RB the Milkmonkey
Oh how I love watching Connie play. Joe and I will often give each other a nudge when we see her doing something particularly funny or endearing, so we can share in watching whatever scene may be unfolding. One of the most hilarious and sometimes disconcerting things to see, are those playtimes that clearly mirror what she sees going on around her. Inevitably at the moment there is a lot of pretending to be a parent.
Her three favourite playmates, Baby the imaginatively named Dolly, RB the Monkey and Sipho Bear are constantly having their bottoms changed, being strapped to her back or the toy buggy and being kissed goodnight with a whispered ‘sweet dreams’, in-between being breastfed or made to ‘sit properly’ whilst eating their imaginary rice and beans. These poor creatures are also frequently placed on the naughty step for some misdemeanour or other, usually ‘not doing good listening’ and left rather longer than the usual two minutes as they apparently are ‘not ready to say sorry yet.’ Eek, Connie holds up a mirror to us and although often amusing it’s also uncomfortable and a good reminder that what she’s sees us say and do it what she says and does. Hmmm….
Taking RB and Sipho for ride
Connie’s play not only holds a mirror up to us but it also reflects the culture and life here in Gulu. Connie’s play is like any other two year old copying what she’s see’s around her but these imaginative play scenes may look a little different from her UK friends.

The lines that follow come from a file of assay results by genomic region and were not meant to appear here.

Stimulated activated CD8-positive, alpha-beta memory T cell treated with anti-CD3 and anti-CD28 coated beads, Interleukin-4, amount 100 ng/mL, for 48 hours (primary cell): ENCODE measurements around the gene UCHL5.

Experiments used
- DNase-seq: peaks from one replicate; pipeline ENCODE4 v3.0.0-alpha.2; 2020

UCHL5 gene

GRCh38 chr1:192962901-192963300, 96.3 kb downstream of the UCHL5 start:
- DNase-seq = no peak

I’m sure playing ‘cafe’ is a fairly common occurrence in the UK, so when Connie and her friends told me what they were playing there was no surprise. They were sat around a small table talking a bit but mainly just sitting so I asked them what they had ordered and if it was nice. “We’re just waiting…it not ready yet” came the response . At least 5 minuets later I asked again, “still waiting” she sighed. I couldn’t help but laugh, waiting is certainly a key feature of any cafe experience here. Eventually their pretend meal came. Was it nice? Well… “Bit nice, bit yucky”.
Waiting for food in their pretend cafe
For Connie’s first birthday we got her a Bodaboda (toy motor bike). Boda’s are the main form of transport here so it’s no surprise she loves hers, especially going as fast as she can and maximising the slope on the driveway to full effect then breaking at the last possible moment so she doesn’t slam into the gate (she’s getting better). Her boda is good for burning energy but it also forms a lot of her imaginary play, whether it’s washing her boda (keeping things clean is very important to the Acholi) or balancing objects on the back, pretending to be the Milkman, or going to the market.
A recent imaginary trip to the market, yielded some bananas, a pineapple and a watermelon. When i enquired as to where the passionfruit and apples I’d requested were, she responded “they not have any” and my change? Well they apparently didn’t have that either. A pretty accurate imaginary shopping trip!
Sometimes we are so immersed in what is going on around us that we fail to see it. My heart is sadly often critical of things here but having Connie’s set of eyes to look through brings a new wonder and appreciation to life in Gulu. She also helps me to remember that how Joe and I live our lives is how Connie will live hers, for now anyway. It’s a good challenge for me, when I simply don’t want to be kind, patient, generous etc, I have two little sets of eyes watching and copying. Connie See, Connie Do.